Re: [cross-project-issues-dev] Improving Hudson (was Why allowing Hudson to write to your downloads is a Bad Idea.)
Pascal Rapicault <pascal@xxxxxxxxxxxx>
Cross project issues
09/14/2011 01:32 PM
Improving Hudson (was Why allowing Hudson
to write to your downloads is a Bad Idea.)
Unfortunately it is not only argument sake... I think
everybody understands the possibilities/benefits of a CI system because
they've experienced it at their companies but the one available at Eclipse
is hard to work with because of the restrictions imposed. Your initial
suggestion of reducing the ability to move files around, which IMO is fundamental
to a build system, is just causing all these moments of pain dealing with
hudson at eclipse to resurface.
At a time where the foundation is thinking of providing
a common build infrastructure in the context of the LTS initiative, it
seems that this decisions / recommendations are being at odds with the
overall goal of making it easy to build at Eclipse (and fuel the discussions
of continuing building things being corporate firewalls: the infrastructure
is hard to work with and can't be trusted (this is the conclusion someone
would get looking at this thread)).
At this point I don't have a particular solution to offer
for the given problem and instead I'm proposing to start list of the "freedoms"
committers need to have to be able to successfully leverage the infrastructure
put in place. So here it is:
- Need to request creation of a build job.
you trust me to write code and commit it but not to create
- Difficulties to follow the typical workflows of deploying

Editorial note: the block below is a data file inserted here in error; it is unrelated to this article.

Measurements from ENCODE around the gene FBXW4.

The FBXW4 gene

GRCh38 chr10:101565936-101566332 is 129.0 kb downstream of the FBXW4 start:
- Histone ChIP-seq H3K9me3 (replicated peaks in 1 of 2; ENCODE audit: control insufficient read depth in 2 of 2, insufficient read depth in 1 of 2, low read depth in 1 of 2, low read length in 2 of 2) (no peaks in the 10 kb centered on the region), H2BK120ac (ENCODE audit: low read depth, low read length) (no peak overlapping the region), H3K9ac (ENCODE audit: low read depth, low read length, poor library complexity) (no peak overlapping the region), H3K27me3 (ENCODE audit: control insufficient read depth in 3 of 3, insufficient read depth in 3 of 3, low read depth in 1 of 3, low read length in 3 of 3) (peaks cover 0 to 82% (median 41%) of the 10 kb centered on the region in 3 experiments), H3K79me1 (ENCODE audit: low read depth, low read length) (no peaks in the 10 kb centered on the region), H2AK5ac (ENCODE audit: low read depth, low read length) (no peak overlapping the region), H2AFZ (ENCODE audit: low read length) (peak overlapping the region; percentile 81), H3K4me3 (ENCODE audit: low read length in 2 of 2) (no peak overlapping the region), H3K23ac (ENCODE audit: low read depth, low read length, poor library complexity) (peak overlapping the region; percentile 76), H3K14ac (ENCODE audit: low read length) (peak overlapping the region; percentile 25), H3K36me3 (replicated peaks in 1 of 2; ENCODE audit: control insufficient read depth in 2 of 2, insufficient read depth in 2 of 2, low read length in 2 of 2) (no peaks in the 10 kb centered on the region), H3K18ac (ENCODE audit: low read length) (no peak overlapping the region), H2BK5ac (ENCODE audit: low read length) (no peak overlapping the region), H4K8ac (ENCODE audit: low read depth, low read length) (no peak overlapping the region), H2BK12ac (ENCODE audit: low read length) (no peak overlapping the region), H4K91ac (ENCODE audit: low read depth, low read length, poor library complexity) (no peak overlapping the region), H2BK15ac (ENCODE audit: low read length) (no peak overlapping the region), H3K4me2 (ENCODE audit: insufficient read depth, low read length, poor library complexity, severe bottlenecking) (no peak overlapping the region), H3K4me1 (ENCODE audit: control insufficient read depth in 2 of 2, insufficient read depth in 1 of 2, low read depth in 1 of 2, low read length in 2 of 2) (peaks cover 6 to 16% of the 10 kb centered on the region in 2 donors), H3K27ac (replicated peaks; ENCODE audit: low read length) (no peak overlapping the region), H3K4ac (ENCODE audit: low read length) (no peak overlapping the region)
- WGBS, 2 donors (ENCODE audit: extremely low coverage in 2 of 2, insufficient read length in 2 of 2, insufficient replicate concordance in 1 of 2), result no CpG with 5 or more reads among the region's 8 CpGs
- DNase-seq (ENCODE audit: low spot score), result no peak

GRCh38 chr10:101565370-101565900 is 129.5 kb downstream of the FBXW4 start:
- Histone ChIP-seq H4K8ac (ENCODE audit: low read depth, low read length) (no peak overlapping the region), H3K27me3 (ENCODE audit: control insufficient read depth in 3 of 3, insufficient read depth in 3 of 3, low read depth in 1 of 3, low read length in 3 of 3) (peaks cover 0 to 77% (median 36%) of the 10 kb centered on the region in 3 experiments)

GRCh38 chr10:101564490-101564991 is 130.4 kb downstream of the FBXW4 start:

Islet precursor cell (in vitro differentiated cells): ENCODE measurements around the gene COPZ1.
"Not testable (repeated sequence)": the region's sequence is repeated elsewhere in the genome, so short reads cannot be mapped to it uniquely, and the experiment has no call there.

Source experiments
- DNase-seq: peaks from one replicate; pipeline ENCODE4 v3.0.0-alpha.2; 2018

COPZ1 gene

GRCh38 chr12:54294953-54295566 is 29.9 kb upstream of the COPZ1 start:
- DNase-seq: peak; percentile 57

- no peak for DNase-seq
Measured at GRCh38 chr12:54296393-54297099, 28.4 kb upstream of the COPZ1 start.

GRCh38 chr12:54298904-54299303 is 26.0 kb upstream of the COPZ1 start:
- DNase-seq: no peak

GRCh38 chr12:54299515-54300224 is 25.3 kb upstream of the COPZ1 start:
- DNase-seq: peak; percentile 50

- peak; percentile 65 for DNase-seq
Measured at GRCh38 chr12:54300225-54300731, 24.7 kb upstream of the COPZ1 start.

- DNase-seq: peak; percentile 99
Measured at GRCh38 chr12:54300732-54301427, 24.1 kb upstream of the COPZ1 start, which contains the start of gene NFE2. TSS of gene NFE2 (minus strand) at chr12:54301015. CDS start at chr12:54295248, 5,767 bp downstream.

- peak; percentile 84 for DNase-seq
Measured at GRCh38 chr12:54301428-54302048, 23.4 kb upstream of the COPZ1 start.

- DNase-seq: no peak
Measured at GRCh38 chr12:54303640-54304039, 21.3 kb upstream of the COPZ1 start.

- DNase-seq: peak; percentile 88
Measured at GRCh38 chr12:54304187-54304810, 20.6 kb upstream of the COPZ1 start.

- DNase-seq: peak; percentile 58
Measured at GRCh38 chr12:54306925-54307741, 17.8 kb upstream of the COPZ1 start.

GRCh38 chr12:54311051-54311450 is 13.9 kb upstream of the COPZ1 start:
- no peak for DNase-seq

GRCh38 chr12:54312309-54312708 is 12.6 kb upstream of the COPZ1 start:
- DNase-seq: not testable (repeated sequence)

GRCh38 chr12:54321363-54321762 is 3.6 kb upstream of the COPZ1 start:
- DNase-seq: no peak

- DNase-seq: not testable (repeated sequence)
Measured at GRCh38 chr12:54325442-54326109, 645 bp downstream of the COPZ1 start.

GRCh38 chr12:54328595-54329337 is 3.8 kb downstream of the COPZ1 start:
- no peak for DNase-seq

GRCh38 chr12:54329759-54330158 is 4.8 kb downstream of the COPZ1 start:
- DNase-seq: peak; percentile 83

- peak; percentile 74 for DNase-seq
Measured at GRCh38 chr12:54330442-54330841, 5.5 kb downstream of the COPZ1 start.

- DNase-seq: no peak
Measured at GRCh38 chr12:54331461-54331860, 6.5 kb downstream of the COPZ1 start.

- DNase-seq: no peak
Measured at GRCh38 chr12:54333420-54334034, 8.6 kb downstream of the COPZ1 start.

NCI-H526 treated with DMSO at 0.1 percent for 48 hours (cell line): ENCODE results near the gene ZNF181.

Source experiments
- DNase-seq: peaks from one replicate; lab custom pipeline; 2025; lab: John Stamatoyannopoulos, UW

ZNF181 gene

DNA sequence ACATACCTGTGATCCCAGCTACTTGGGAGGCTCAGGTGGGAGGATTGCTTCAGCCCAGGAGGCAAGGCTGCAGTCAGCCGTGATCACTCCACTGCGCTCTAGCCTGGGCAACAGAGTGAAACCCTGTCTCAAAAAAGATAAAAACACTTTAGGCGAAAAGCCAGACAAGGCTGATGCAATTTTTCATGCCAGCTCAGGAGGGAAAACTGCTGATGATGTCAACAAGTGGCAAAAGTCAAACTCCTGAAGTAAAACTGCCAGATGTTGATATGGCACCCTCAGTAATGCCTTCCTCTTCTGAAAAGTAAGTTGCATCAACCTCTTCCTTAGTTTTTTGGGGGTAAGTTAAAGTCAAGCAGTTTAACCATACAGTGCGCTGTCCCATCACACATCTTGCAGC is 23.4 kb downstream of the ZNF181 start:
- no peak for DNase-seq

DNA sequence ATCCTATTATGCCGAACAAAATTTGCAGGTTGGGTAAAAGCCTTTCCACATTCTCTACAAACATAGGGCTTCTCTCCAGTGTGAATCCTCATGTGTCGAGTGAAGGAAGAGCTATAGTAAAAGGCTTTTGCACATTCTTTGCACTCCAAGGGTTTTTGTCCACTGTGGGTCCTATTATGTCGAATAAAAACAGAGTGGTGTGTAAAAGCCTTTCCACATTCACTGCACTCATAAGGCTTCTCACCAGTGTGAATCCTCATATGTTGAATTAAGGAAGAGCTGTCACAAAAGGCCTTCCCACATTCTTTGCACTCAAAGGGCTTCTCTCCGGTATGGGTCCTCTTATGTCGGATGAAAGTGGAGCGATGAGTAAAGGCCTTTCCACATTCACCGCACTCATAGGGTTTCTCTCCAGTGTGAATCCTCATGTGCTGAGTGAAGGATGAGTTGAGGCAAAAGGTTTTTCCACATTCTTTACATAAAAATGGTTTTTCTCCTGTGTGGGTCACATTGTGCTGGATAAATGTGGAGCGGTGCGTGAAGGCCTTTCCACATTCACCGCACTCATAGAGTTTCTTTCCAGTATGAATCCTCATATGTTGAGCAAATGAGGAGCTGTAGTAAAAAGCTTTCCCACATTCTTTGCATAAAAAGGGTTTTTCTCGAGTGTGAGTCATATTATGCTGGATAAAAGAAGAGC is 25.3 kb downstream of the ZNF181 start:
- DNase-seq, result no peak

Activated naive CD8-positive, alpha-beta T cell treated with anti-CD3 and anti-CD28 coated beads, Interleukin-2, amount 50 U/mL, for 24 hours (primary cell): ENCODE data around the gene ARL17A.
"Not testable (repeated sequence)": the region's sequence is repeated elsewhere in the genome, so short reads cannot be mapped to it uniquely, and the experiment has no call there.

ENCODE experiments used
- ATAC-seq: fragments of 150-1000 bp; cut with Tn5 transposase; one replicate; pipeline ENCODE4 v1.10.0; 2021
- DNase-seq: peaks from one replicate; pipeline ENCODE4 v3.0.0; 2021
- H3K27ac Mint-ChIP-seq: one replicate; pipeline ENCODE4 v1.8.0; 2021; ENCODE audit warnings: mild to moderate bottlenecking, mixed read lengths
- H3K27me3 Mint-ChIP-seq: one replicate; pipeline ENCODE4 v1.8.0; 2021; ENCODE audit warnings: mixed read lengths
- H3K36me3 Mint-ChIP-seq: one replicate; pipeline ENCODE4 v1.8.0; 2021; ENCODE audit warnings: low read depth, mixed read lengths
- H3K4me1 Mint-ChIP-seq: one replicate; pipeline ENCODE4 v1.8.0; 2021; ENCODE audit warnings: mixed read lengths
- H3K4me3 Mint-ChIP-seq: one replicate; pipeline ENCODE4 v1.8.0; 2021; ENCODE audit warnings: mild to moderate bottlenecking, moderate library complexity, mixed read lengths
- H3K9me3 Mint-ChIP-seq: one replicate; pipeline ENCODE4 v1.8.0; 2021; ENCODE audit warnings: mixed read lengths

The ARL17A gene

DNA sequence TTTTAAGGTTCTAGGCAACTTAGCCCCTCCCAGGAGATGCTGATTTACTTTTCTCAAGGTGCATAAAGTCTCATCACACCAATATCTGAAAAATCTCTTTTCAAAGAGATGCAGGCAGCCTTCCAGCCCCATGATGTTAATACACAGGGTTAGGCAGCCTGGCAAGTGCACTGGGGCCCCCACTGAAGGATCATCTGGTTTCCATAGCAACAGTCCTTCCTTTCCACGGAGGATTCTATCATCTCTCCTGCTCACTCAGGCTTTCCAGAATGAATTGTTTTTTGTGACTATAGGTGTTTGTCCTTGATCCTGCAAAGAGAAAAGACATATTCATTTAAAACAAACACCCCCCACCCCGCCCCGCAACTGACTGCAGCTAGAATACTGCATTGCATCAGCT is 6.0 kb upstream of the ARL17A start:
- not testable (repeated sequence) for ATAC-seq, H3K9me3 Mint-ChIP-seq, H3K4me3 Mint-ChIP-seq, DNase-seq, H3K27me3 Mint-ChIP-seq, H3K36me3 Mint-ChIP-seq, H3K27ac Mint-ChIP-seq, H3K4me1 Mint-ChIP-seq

from Hudson (be it a file system, or a maven repo)
Btw, the cron approach may ends up partially copying repos.
Also it does not anyone to control the complete end to end build from Hudson.
- Inability to get a stack dump from a slave when the
test are the build is stuck
On 2011-09-14, at 11:27 AM, Denis Roy wrote:
I never said anyone should do any of that. I never said
you shouldn't trust the output of Hudson either.
I only suggested what is in the subject line of this email: allowing Hudson
to write to your downloads is a Bad Idea. And I explained why.
We simply got here for argument's sake.
On 09/14/2011 11:15 AM, Chris Recoskie wrote:
So... suddenly our builds will take days for someone to
build it, grab it, test it, and promote it, and even then it's highly unlikely
that they'd catch anything that a somewhat competent attacker would throw
at us. There's no way anyone is going to take on this overhead.
Team Lead, IBM CDT and RDT
<unnamed.gif>Denis Roy ---09/14/2011
10:09:39 AM---On 09/14/2011 10:02 AM, Ed Merks wrote: > I agree with
On 09/14/2011 10:02 AM, Ed Merks wrote:
I agree with Doug.
At no point have I seen anyone answer this question:
What can be done manually to determine if what's produced
by Hudson is compromised or not?
Off the top of my head:
1. run a build on a remote system and compare the pre-signed binaries.
2. run a past build and compare today's binaries with those in the past.
3. run a build and examine the execution trace.
4. run a build, run the executable and examine network output for unknown
I also have to question whether this change during the
SR1 shutdown phase is appropriate timing...
Go download the latest Linux Kernel from Kernel.org
and tell me if there is ever a more appropriate time than 'now' to discuss
On 14/09/2011 6:55 AM, Schaefer, Doug wrote:
I'll come back to something Dave Carver mentioned
yesterday. If we don't trust Hudson, then we shouldn't be using it, or
at least should be wrapping it up in tighter security, like a VPN for example.
If someone is going to do something malicious and they're smart, you're
likely not going to be able to discover it. You have to cut it at the source.
And is this not an issue other Hudson/Jenkins users have run into? What
are they doing for security. Or do they trust Hudson as much as they do
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